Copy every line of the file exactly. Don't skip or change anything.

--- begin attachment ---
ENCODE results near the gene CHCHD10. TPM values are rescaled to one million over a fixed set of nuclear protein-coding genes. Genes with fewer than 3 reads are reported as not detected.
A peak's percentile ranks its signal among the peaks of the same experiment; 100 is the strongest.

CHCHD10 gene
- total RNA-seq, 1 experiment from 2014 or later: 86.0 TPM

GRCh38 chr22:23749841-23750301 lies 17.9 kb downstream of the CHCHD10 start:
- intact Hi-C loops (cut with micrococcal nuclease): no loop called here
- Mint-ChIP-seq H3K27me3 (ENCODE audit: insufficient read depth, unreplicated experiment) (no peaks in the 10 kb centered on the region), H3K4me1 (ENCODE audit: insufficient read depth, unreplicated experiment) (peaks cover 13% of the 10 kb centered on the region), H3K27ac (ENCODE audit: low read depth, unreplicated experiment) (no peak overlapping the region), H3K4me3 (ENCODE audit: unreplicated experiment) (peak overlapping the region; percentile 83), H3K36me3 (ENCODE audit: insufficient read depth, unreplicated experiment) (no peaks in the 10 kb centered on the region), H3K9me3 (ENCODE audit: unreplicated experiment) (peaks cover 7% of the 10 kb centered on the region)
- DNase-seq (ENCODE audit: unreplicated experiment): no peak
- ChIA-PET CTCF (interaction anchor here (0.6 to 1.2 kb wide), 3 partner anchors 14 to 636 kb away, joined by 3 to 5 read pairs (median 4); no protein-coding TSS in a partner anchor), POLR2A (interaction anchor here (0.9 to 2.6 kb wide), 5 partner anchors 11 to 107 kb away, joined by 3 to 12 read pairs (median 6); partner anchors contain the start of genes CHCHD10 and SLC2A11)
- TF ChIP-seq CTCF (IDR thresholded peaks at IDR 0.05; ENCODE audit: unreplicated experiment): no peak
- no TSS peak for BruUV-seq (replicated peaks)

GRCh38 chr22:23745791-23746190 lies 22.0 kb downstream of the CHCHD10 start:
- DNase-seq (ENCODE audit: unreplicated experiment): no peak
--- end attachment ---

ENCODE results near the gene CHCHD10. TPM values are rescaled to one million over a fixed set of nuclear protein-coding genes. Genes with fewer than 3 reads are reported as not detected.
A peak's percentile ranks its signal among the peaks of the same experiment; 100 is the strongest.

CHCHD10 gene
- total RNA-seq, 1 experiment from 2014 or later: 86.0 TPM

GRCh38 chr22:23749841-23750301 lies 17.9 kb downstream of the CHCHD10 start:
- intact Hi-C loops (cut with micrococcal nuclease): no loop called here
- Mint-ChIP-seq H3K27me3 (ENCODE audit: insufficient read depth, unreplicated experiment) (no peaks in the 10 kb centered on the region), H3K4me1 (ENCODE audit: insufficient read depth, unreplicated experiment) (peaks cover 13% of the 10 kb centered on the region), H3K27ac (ENCODE audit: low read depth, unreplicated experiment) (no peak overlapping the region), H3K4me3 (ENCODE audit: unreplicated experiment) (peak overlapping the region; percentile 83), H3K36me3 (ENCODE audit: insufficient read depth, unreplicated experiment) (no peaks in the 10 kb centered on the region), H3K9me3 (ENCODE audit: unreplicated experiment) (peaks cover 7% of the 10 kb centered on the region)
- DNase-seq (ENCODE audit: unreplicated experiment): no peak
- ChIA-PET CTCF (interaction anchor here (0.6 to 1.2 kb wide), 3 partner anchors 14 to 636 kb away, joined by 3 to 5 read pairs (median 4); no protein-coding TSS in a partner anchor), POLR2A (interaction anchor here (0.9 to 2.6 kb wide), 5 partner anchors 11 to 107 kb away, joined by 3 to 12 read pairs (median 6); partner anchors contain the start of genes CHCHD10 and SLC2A11)
- TF ChIP-seq CTCF (IDR thresholded peaks at IDR 0.05; ENCODE audit: unreplicated experiment): no peak
- no TSS peak for BruUV-seq (replicated peaks)

GRCh38 chr22:23745791-23746190 lies 22.0 kb downstream of the CHCHD10 start:
- DNase-seq (ENCODE audit: unreplicated experiment): no peak